Hello. One of the great things to eat in New York right now is a dish called Victor celeryserved to Inga’s bar in Brooklyn Heights. It’s a cold salad based on the one that rolled out of a San Francisco hotel over a century ago: braised celery stalks in vinaigrette, with anchovies. At Inga’s Bar, fresh celery, greens and herbs join the plate, along with chunky chunks of Parmesan and splashes of pickled mustard seeds.
It’s not just me who loves this stuff. Our own Pete Wells, who reviewed Inga’s in May, was delighted. Like most everyone I’ve sent to restaurants, where invariably they take the time to text me a picture of Victor Celery complete with heart emojis and OMG.
Some editors send reporters to cover Water Board parades or hearings. At New York Times Cooking, we send them to kitchens. Our very own Alexa Weibel returned from Inga with enough coverage of Chef Sean Rembold’s cooking to develop a recipe for her Victor celery (above) that anyone can make at home. I could eat this salad once a week. I hope if you do it today you will feel the same.
Here’s an easy win for the top of the week: dinner on a griddle of roasted feta with chickpeas and tomatoes. Cheese and tomatoes soften under a mixture drizzled with olive oil, honey and chili flakes, and chickpeas soak up all the flavor. That and toast? All good!
More tomatoes, this time cooked with a ton of chilies and spices for this speeded up version of the Pakistani dish known as karahi chickenexcellent with basmati rice.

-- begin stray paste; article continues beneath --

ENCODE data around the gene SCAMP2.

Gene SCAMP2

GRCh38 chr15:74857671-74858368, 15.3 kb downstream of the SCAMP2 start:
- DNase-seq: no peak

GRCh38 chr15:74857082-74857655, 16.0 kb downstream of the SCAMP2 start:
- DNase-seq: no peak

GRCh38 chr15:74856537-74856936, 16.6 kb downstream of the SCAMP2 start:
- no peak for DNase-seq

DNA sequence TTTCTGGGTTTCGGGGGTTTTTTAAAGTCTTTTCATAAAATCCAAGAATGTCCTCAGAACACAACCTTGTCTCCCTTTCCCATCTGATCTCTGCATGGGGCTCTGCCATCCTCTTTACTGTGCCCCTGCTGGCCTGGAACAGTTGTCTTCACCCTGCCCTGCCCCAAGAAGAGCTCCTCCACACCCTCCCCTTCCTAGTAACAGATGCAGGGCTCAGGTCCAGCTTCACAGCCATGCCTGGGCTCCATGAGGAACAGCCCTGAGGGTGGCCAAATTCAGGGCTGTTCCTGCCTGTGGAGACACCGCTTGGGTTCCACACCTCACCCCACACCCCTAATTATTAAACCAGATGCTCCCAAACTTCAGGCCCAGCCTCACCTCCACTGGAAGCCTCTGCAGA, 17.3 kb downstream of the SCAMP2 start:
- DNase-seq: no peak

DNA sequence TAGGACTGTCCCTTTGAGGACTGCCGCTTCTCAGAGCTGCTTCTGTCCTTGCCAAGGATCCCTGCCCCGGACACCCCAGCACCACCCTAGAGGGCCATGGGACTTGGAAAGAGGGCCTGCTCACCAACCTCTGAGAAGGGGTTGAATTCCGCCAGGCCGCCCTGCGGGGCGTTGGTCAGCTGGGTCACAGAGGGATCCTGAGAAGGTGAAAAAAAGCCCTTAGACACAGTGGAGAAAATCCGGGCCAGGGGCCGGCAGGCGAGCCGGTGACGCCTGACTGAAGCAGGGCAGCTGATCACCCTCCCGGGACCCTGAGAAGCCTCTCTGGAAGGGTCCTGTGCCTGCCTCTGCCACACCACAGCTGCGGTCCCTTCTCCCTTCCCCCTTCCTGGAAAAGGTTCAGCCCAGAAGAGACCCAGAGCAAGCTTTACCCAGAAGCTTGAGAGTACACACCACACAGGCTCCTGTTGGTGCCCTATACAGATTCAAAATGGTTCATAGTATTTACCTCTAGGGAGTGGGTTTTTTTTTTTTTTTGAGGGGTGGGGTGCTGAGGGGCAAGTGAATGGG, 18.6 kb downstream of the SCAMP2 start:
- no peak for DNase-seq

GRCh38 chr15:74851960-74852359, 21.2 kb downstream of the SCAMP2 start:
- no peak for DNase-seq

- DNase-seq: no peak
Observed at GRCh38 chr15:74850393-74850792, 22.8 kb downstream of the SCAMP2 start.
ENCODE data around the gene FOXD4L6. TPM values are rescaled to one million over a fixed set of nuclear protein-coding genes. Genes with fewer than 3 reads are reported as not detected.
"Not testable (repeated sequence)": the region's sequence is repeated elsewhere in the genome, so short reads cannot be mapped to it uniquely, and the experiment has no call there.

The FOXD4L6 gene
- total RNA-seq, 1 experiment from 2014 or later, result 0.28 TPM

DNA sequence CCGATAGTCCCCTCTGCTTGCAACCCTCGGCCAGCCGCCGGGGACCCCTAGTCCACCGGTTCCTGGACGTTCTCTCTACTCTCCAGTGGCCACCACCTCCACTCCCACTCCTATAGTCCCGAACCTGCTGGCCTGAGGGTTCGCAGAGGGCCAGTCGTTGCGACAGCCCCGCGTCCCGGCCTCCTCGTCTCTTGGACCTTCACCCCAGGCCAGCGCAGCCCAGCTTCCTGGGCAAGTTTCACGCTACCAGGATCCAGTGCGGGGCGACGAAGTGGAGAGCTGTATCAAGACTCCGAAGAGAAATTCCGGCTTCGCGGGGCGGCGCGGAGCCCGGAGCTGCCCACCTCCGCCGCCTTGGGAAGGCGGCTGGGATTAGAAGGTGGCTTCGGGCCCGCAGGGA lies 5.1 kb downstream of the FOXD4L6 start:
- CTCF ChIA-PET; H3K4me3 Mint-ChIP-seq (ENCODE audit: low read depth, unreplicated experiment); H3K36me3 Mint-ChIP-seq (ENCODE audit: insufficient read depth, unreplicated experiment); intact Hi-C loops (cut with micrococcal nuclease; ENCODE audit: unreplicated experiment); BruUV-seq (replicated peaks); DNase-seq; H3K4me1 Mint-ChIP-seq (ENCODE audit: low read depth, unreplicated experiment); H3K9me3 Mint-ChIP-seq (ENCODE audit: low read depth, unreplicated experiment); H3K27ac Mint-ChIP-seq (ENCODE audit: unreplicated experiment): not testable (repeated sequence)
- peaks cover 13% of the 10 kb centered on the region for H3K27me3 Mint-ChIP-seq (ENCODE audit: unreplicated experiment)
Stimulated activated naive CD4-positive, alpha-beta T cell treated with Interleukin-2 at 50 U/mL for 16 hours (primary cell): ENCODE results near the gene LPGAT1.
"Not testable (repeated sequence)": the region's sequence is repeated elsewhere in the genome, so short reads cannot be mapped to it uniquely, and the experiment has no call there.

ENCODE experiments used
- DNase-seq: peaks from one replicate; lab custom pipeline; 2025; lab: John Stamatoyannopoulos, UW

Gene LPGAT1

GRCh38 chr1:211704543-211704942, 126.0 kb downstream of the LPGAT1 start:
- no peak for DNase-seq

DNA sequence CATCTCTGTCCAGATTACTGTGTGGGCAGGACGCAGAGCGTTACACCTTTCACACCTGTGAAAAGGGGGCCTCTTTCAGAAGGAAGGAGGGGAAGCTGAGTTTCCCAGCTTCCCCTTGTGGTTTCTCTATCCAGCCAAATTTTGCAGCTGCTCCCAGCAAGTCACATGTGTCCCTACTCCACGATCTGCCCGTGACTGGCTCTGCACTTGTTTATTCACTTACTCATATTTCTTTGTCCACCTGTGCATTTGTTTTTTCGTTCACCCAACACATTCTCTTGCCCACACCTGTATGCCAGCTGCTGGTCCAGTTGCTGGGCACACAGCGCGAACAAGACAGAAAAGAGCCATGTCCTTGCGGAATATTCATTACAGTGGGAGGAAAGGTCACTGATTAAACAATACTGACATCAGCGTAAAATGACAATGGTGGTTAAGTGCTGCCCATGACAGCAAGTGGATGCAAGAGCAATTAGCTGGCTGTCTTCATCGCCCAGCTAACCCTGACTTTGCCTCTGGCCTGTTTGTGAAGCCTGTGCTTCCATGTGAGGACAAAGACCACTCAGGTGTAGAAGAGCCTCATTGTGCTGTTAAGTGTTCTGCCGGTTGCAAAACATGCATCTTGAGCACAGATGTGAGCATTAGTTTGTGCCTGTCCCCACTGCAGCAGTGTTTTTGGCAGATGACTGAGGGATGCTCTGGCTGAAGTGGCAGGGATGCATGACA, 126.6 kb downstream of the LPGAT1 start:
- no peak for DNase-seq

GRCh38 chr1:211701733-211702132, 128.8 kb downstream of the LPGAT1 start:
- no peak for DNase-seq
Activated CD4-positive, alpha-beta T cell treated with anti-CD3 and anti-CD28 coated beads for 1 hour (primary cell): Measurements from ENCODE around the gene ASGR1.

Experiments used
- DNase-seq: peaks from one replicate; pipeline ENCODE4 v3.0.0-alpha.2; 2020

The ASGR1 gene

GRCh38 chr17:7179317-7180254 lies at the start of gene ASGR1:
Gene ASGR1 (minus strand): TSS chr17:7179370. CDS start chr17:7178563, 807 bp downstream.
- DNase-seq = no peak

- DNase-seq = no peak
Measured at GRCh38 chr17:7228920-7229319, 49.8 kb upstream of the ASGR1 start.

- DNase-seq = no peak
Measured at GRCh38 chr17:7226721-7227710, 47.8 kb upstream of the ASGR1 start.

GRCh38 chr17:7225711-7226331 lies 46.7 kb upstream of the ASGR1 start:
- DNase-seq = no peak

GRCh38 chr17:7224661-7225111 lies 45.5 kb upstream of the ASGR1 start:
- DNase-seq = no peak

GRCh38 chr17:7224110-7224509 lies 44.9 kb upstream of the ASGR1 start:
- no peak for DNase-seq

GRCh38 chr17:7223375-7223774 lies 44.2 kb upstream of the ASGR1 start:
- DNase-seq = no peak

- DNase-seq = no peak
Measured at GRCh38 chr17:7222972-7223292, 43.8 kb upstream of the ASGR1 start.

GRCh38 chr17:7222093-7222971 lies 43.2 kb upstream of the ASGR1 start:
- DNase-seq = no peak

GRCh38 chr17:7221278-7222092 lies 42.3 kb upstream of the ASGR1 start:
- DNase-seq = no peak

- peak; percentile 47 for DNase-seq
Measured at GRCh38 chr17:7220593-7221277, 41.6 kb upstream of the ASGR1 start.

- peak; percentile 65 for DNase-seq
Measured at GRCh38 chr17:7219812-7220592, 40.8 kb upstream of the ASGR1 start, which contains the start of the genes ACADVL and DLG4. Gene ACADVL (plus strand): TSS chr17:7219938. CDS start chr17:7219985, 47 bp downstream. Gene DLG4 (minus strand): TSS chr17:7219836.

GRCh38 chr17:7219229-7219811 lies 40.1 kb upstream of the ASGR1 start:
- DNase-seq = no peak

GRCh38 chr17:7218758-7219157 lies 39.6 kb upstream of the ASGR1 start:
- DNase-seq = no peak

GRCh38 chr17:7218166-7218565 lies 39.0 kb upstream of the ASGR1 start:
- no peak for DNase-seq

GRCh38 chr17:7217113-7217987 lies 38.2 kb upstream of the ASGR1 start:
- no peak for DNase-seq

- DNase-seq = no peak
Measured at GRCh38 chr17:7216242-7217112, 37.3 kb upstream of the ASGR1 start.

Try that spaghetti harissa and miso, and you’ll never look at carbonara the same way again. Big spice! Big umami! This could make your monthly rotation.
And then you can welcome the weekend with this fried snapper creole sauce, which calls for fillets suitable for weeknights instead of the more traditional whole fish. It’s delicious with a few generous shakes of hot sauce.
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Now, this has nothing to do with bacon or parsnips, but “via ferratas” – railways of rungs, bridges, ladders and steel cables permanently bolted into rock faces and wild ledges – pop up across Colorado, much to the delight of thrill seekers who don’t have much (if any) mountaineering or rock climbing experience. But like Julie Dugdale wrote for 5280maybe that’s not a good thing.
It was originally published in 1999, but I just caught up with it now, and, if you haven’t read it, I think you should:”Escape: The Chosin Reservoir Campaign, Korea 1950by Martin Russ.
American-style trainspotting, in Smithsonian Magazine. Nice photography. And in The Times too: For the first time in 50 years, you can take a train from New York to the Berkshires.
Finally, here is a poem by Ben Lerner in The New York Review of Books, “Meridian response.” Read this, and I’ll be back on Monday.